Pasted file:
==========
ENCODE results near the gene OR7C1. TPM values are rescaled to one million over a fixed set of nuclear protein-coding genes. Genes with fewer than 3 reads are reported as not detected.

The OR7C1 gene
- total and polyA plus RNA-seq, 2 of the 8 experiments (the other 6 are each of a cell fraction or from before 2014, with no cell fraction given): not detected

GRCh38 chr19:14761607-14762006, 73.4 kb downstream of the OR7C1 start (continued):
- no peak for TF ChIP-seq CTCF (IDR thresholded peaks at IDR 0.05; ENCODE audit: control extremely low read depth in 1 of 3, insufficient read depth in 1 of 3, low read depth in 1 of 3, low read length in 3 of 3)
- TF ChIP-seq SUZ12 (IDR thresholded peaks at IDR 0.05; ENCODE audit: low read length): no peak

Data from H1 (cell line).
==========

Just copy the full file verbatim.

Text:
ENCODE results near the gene OR7C1. TPM values are rescaled to one million over a fixed set of nuclear protein-coding genes. Genes with fewer than 3 reads are reported as not detected.

The OR7C1 gene
- total and polyA plus RNA-seq, 2 of the 8 experiments (the other 6 are each of a cell fraction or from before 2014, with no cell fraction given): not detected

GRCh38 chr19:14761607-14762006, 73.4 kb downstream of the OR7C1 start (continued):
- no peak for TF ChIP-seq CTCF (IDR thresholded peaks at IDR 0.05; ENCODE audit: control extremely low read depth in 1 of 3, insufficient read depth in 1 of 3, low read depth in 1 of 3, low read length in 3 of 3)
- TF ChIP-seq SUZ12 (IDR thresholded peaks at IDR 0.05; ENCODE audit: low read length): no peak

Data from H1 (cell line).